I loved having the GPS as my navigator on this trip. Not only was it another voice in the car, it suits my adventuring approach to travel. I could set my destinations without reviewing the route in detail, leaving the route and sights along the way as a bit of a surprise without risking not getting where I was going.
In fact, there was one point in this trip where I used GPS instead of letting my passenger tell me how to drive her home. The GPS is less likely to point out a cool cafe on the right when you should be focused on turning left and not hitting that pedestrian with the baby carriage. We got where we were going, accident-free, and I got to hear about the cool cafe too.
So my plan for Leg 3 was to let the on-board GPS to guide me through multiple “must see” stops along my route from Quebec City to Southern New Brunswick. I took advantage of Hotel Chateau Bellevue‘s breakfast and window seat to do a little planning for my stops along the route.
I packed up, checked out, loaded the Escape and did a little Lex Go Further – the Ford Escape in Quebec City photo shoot.
Then I started programing all my way-points into the GPS to bounce me from one destination to another following the “Fastest” route (as opposed to the “Shortest” or “Eco-friendly”, which all turned out to be pretty similar on this route anyway.)
I was programing in multiple stops in multiple provinces. As you can see from the times in the photos above and below, it was taking some time to wade through all the hard to pronounce addresses and unusual destinations in tiny Quebec villages.
As I was finally adding my last way-point there was a little hiccup.
The GPS froze. Stopped. Froze.
Day 3 in the car and I’ve broken one of the features I’m using the most. Crap!! The screen then told me to call my dealer. (And I’m pretty sure it didn’t mean the kind that would make things more mellow.) I didn’t really have a dealer to call. Thank god for the manual!
Flip, flip, flip – GPS, aka Navigation, pg 375. “The navigation SD card must be in the SD card slot to operate the navigation system”. I knew there was an SD card slot in media hub in the console. (I was actually wondering if there was a way to use it for photos and other data collection on the route but that’s wish list stuff). I did not know there was a nav card in it. But there it was.
So I took it out. It’s not an elegant solution, but it is a solution, maybe. Removing the card should force a reload and might reset the system. The GPS was already screwed up, so this wasn’t going to make it worse.
Boom! The screen says the GPS is reloading. Fantastic! Then the GPS resets itself and all is good. Well, I have to enter all my stops again, but that’s okay.
Luckily I had learned some tricks to speed the process up:
- using the MyFord Touch screen to type in the French city and street names can be much faster than trying to speak them into SYNC® with MyFord Touch® because it’s setup to do some predictive typing. In fairness, the voice recognition did get many of them, it was just faster with to type them.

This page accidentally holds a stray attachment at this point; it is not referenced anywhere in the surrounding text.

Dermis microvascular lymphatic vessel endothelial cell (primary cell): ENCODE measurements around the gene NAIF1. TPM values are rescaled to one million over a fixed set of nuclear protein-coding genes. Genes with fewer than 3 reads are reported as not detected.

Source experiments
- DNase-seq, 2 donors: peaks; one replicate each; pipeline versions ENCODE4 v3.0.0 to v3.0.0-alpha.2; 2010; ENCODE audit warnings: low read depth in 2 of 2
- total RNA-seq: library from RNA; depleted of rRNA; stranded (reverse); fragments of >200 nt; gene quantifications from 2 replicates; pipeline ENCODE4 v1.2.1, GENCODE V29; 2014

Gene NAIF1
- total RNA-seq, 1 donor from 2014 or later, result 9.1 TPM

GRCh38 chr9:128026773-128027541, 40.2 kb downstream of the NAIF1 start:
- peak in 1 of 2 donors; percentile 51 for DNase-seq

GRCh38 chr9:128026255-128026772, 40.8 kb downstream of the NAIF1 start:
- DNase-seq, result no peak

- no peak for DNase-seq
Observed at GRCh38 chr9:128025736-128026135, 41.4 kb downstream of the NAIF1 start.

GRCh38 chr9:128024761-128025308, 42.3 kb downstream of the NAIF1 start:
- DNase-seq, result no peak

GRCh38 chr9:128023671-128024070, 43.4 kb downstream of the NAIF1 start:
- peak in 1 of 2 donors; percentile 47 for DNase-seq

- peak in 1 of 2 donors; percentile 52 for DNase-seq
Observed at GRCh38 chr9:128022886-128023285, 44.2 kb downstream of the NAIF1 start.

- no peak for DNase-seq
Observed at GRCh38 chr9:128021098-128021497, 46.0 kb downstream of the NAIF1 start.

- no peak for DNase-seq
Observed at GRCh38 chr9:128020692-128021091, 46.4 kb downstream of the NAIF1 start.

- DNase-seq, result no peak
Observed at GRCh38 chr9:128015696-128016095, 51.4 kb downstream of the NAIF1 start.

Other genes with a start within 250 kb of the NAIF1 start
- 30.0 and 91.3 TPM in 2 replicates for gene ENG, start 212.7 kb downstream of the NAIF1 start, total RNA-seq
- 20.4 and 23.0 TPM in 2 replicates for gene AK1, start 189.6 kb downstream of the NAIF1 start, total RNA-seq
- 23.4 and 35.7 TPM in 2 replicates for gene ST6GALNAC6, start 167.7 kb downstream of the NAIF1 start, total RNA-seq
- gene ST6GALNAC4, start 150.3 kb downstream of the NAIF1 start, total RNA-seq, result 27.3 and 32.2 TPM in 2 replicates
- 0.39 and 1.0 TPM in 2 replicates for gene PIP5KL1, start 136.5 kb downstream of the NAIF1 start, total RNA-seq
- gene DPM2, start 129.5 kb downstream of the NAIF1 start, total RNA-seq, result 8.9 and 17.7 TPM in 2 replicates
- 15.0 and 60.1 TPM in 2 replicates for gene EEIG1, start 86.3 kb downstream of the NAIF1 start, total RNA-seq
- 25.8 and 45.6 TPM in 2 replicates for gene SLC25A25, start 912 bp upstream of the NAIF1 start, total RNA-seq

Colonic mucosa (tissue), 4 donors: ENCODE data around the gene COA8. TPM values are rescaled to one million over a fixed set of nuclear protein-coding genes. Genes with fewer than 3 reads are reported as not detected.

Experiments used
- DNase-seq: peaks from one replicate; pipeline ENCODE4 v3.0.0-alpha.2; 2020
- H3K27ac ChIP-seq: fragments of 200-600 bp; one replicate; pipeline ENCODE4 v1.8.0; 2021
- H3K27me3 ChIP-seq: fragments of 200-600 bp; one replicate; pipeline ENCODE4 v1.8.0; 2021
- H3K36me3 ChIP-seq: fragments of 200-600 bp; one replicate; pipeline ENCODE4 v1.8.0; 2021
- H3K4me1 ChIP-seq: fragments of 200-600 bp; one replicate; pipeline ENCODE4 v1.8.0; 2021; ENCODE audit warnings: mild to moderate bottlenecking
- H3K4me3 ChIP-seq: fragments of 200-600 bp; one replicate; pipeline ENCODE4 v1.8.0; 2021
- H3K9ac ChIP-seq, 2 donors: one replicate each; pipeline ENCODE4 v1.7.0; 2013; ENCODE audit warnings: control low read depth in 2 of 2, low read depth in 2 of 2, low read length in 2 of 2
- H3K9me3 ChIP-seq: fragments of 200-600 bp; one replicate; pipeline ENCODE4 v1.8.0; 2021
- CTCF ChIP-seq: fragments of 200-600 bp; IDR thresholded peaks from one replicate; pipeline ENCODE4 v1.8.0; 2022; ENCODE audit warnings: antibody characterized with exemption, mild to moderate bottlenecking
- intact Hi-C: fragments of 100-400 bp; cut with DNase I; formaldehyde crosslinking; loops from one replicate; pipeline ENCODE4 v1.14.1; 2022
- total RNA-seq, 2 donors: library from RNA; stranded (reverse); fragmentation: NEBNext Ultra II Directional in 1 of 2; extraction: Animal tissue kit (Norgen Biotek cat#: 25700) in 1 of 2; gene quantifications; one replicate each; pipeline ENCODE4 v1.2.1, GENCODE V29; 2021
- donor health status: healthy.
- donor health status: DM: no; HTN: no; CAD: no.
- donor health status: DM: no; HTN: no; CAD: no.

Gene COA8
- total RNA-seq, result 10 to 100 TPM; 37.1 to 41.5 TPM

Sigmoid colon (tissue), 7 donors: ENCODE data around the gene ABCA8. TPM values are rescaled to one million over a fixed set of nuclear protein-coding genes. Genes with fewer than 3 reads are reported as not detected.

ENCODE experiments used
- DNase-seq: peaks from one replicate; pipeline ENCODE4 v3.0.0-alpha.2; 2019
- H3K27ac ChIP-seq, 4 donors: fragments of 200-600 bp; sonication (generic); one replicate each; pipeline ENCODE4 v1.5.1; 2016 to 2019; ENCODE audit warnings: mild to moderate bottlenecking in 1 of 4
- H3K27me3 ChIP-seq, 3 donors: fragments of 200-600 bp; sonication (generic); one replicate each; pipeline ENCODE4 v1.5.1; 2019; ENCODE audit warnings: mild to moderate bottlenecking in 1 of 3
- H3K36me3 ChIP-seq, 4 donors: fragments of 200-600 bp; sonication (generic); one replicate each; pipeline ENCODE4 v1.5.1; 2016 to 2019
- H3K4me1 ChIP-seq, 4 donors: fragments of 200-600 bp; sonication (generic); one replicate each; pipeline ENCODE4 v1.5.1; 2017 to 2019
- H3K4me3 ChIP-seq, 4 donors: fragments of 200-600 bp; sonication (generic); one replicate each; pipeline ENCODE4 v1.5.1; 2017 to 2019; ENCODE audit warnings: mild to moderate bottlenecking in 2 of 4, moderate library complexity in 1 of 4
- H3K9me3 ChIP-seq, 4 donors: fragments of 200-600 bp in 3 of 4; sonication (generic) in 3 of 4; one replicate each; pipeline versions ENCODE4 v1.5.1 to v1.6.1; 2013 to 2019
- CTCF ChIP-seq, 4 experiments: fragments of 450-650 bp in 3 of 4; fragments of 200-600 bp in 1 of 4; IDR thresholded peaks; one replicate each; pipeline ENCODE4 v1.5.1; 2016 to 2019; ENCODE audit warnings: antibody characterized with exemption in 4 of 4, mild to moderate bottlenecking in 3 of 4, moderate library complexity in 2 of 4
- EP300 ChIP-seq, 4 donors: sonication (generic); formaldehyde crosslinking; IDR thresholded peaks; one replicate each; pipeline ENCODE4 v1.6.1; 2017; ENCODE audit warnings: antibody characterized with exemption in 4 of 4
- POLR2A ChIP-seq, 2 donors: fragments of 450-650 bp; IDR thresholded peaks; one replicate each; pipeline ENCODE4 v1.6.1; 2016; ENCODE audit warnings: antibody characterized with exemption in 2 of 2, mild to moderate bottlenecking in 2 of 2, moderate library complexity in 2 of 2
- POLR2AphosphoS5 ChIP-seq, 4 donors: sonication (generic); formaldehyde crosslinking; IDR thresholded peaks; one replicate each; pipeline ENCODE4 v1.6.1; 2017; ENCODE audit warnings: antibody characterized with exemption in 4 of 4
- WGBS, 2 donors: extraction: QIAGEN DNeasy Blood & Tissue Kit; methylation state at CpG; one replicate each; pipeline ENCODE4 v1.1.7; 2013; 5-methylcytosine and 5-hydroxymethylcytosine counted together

- Remember to “Change Province” before trying to enter an address in a new province.
- you can program the GPS to take you to the center of town if you don’t know where exactly you are going. Useful for things that are landmarks but don’t have addresses.
- entering way-points won’t automatically have them added to your route, you have to recalculate. And if you don’t you might lose them.
- It might be useful to add things as favourites if you’ll be back… so you don’t have to enter them all over again.
Once I finished all my programing, I was ready to start driving. And since this was an adventure, I’m was still happy to follow the GPS blindly and see what would happen.
What it did was lead me to my second (much more photo rich and text light) GPS adventure for the morning.
I followed the GPS’s instructions and drove down into Lower Quebec. Everything was going fine until I got distracted deciding if I should take the time to stop at my favourite bakery: Le Petit Cochon Dingue and cruised right by my turn.
“Oh well” I thought, the GPS should find an alternate route for me. and it did, sort of. With a tour through a little residential neighbourhood below the Plains of Abraham.
But when I expected to turn right it told me to turn left, and I found myself backtracking through the lower city. A quick U-turn, and then I ended up in the little neighbourhood again. What the hell?!?
At this point I’m sure either there’s a problem with the GPS reset or I’m doing something very simple very wrong. So I pull over into a little parking lot with a view of the river that was lovely! So I took a few photos before figuring things out.
I realized it was User Error. I missed my turn repeatedly because I was not listening to the GPS! I kept turning away from the river rather than towards it. Turns out there is a little road squeezed in between the massive fenced in yard filled with industrial-sized buoys and marine equipment, and the brick building that looks like it’s right beside it.
I can’t tell you how excited I was. After the morning I had had, this was as treat! How did the GSP know I love Ferries?!? Was this some sort of reward for the earlier GPS silliness? If so, yay!
Of course the guy taking the money for the ferry was outstandingly uninterested in my delightful story of the Ford Escape-that-just-knew-how-much-I-love-ferries.
So across the St. Lawrence I go to Levis. Jumping out of the car to take photos even though it’s bitterly cold, beaming at the Ferry workers and generally being a goof. I had the good sense to leave Bunny in the Escape or I think they might have asked me very slowly and politely to please get back in your car and stay there.
Yup, it was a busy morning.